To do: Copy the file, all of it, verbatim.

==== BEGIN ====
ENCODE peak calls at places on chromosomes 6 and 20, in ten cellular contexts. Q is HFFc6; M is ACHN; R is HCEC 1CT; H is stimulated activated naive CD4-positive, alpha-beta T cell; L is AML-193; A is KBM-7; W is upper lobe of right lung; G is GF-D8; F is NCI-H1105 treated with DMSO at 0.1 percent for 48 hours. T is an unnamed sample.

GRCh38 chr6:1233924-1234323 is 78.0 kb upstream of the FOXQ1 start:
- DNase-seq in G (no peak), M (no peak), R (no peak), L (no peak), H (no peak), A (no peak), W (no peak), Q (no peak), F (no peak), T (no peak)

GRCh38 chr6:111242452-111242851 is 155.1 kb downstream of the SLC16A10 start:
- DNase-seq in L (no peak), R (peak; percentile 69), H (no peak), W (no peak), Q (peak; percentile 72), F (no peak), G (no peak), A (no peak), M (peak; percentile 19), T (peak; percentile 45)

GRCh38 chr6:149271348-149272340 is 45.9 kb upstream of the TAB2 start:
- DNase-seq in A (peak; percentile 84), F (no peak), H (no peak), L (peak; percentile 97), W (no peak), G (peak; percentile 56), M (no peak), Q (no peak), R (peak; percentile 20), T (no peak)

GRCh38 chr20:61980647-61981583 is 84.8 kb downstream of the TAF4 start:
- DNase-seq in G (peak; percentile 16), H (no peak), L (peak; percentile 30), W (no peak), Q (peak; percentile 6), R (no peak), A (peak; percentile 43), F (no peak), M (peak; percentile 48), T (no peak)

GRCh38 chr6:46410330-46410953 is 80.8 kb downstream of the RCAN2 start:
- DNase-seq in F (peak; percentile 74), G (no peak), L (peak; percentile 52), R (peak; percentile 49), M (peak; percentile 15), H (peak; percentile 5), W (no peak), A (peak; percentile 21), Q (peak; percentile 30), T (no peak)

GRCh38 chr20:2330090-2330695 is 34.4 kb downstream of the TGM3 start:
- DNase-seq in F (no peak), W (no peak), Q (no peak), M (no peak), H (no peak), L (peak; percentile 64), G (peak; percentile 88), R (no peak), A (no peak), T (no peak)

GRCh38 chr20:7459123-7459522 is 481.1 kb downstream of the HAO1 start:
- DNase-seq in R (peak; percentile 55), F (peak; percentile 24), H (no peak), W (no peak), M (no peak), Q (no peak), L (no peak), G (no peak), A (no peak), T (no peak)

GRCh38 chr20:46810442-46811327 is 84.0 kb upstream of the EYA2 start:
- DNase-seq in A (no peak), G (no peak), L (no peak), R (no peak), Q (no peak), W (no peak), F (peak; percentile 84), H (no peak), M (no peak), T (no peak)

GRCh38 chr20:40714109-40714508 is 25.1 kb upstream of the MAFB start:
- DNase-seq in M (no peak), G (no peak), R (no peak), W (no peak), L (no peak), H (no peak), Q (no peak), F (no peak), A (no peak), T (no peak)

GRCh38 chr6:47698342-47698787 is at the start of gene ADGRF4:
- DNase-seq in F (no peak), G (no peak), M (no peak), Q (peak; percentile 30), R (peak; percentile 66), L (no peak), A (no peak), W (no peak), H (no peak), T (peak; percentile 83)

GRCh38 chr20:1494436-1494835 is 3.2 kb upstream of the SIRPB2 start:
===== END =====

ENCODE peak calls at places on chromosomes 6 and 20, in ten cellular contexts. Q is HFFc6; M is ACHN; R is HCEC 1CT; H is stimulated activated naive CD4-positive, alpha-beta T cell; L is AML-193; A is KBM-7; W is upper lobe of right lung; G is GF-D8; F is NCI-H1105 treated with DMSO at 0.1 percent for 48 hours. T is an unnamed sample.

GRCh38 chr6:1233924-1234323 is 78.0 kb upstream of the FOXQ1 start:
- DNase-seq in G (no peak), M (no peak), R (no peak), L (no peak), H (no peak), A (no peak), W (no peak), Q (no peak), F (no peak), T (no peak)

GRCh38 chr6:111242452-111242851 is 155.1 kb downstream of the SLC16A10 start:
- DNase-seq in L (no peak), R (peak; percentile 69), H (no peak), W (no peak), Q (peak; percentile 72), F (no peak), G (no peak), A (no peak), M (peak; percentile 19), T (peak; percentile 45)

GRCh38 chr6:149271348-149272340 is 45.9 kb upstream of the TAB2 start:
- DNase-seq in A (peak; percentile 84), F (no peak), H (no peak), L (peak; percentile 97), W (no peak), G (peak; percentile 56), M (no peak), Q (no peak), R (peak; percentile 20), T (no peak)

GRCh38 chr20:61980647-61981583 is 84.8 kb downstream of the TAF4 start:
- DNase-seq in G (peak; percentile 16), H (no peak), L (peak; percentile 30), W (no peak), Q (peak; percentile 6), R (no peak), A (peak; percentile 43), F (no peak), M (peak; percentile 48), T (no peak)

GRCh38 chr6:46410330-46410953 is 80.8 kb downstream of the RCAN2 start:
- DNase-seq in F (peak; percentile 74), G (no peak), L (peak; percentile 52), R (peak; percentile 49), M (peak; percentile 15), H (peak; percentile 5), W (no peak), A (peak; percentile 21), Q (peak; percentile 30), T (no peak)

GRCh38 chr20:2330090-2330695 is 34.4 kb downstream of the TGM3 start:
- DNase-seq in F (no peak), W (no peak), Q (no peak), M (no peak), H (no peak), L (peak; percentile 64), G (peak; percentile 88), R (no peak), A (no peak), T (no peak)

GRCh38 chr20:7459123-7459522 is 481.1 kb downstream of the HAO1 start:
- DNase-seq in R (peak; percentile 55), F (peak; percentile 24), H (no peak), W (no peak), M (no peak), Q (no peak), L (no peak), G (no peak), A (no peak), T (no peak)

GRCh38 chr20:46810442-46811327 is 84.0 kb upstream of the EYA2 start:
- DNase-seq in A (no peak), G (no peak), L (no peak), R (no peak), Q (no peak), W (no peak), F (peak; percentile 84), H (no peak), M (no peak), T (no peak)

GRCh38 chr20:40714109-40714508 is 25.1 kb upstream of the MAFB start:
- DNase-seq in M (no peak), G (no peak), R (no peak), W (no peak), L (no peak), H (no peak), Q (no peak), F (no peak), A (no peak), T (no peak)

GRCh38 chr6:47698342-47698787 is at the start of gene ADGRF4:
- DNase-seq in F (no peak), G (no peak), M (no peak), Q (peak; percentile 30), R (peak; percentile 66), L (no peak), A (no peak), W (no peak), H (no peak), T (peak; percentile 83)

GRCh38 chr20:1494436-1494835 is 3.2 kb upstream of the SIRPB2 start: